Apple, Business, Companies, Hardware, Software Programs

Jurors Award Additional $290 Million to Apple in Samsung Suit

As the lawsuit between Apple and Samsung reaches another phase of the trial, the jury in charge of determining if Samsung was responsible for any wrongdoing also had to decide what kinds of damages to award Apple after they decided that Samsung had infringed upon their patents. Judge Lucy Koh, the presiding judge over the entire case has been doing her best to remain as objective as possible and to make the legal proceedings as fair as possible for both sides. As such, there have been many complications in this case that have dragged it on for quite some time until today’s sentencing of Samsung.

Keep in mind, these are two multi-national multi-billion dollar companies suing each other. In reality the only people that win are the lawyers and that’s because Samsung and Apple couldn’t agree out of court. So, it came to today’s verdict that Samsung must pay Apple $290 million in damages for their infringement of Apple’s patents. This amount is much lower than the $380 million that Apple wanted Samsung to pay, and significantly higher than the $52 million that Samsung thought that they owed.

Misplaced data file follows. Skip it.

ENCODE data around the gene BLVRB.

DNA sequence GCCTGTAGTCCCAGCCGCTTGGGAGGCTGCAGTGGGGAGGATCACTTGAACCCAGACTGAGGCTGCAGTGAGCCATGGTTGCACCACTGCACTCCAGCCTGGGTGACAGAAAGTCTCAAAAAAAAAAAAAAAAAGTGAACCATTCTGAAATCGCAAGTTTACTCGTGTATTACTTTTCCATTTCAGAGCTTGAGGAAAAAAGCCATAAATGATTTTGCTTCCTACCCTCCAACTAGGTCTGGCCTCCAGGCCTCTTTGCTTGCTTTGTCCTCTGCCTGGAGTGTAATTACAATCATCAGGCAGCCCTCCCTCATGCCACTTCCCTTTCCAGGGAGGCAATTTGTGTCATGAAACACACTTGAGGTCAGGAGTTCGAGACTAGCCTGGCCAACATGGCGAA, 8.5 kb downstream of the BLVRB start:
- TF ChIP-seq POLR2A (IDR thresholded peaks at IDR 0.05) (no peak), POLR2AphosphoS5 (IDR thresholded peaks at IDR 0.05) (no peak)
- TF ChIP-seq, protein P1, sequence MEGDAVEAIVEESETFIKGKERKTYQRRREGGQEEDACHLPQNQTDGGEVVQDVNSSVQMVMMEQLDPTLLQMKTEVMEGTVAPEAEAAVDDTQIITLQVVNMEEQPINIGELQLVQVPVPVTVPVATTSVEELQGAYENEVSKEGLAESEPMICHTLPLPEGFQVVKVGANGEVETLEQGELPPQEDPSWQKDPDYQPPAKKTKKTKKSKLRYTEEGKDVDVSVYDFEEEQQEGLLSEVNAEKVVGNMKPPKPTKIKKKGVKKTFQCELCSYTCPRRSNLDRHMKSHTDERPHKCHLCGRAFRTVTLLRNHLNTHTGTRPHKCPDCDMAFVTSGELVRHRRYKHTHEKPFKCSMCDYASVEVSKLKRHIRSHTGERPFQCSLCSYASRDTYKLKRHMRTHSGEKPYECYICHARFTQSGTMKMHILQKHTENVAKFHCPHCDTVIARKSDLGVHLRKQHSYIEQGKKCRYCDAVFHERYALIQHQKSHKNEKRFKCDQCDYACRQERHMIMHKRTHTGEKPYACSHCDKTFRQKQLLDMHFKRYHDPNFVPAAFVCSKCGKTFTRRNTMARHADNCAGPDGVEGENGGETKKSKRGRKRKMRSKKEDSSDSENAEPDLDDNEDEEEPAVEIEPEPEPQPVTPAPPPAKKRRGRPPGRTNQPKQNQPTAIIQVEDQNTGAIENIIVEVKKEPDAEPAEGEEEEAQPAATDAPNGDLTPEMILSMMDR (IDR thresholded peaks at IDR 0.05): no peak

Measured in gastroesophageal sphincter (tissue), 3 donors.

With this verdict, Samsung will have accrued over $900 million in judgements against it in regards to Apple patent suits. Considering how many billions of dollars Samsung makes every quarter, they probably won’t miss the $900 million, especially considering how much business they have probably gained from utilizing Apple’s patents. Obviously, Samsung will appeal this ruling and sentencing and as a result will try to drag out paying Apple as long as they possibly can until they run out of appeals.

Keep in mind that this trial is actual a retrial (finishing of the trial) of the Apple v Samsung case due to a multitude of factors, primarily awarding too much money to Apple and not understanding what they were voting on. This retrial is to determine how much Apple should be rewarded for Samsung’s infringement of five patents that they were found guilt of infringing upon. There will be a second case in 2014 to address whether or not some of Samsung’s latest devices infringe upon other Apple patents. And considering the circu that this court has been in the past, it will be interesting to see if anything else entertaining comes out of this court in the new lawsuit.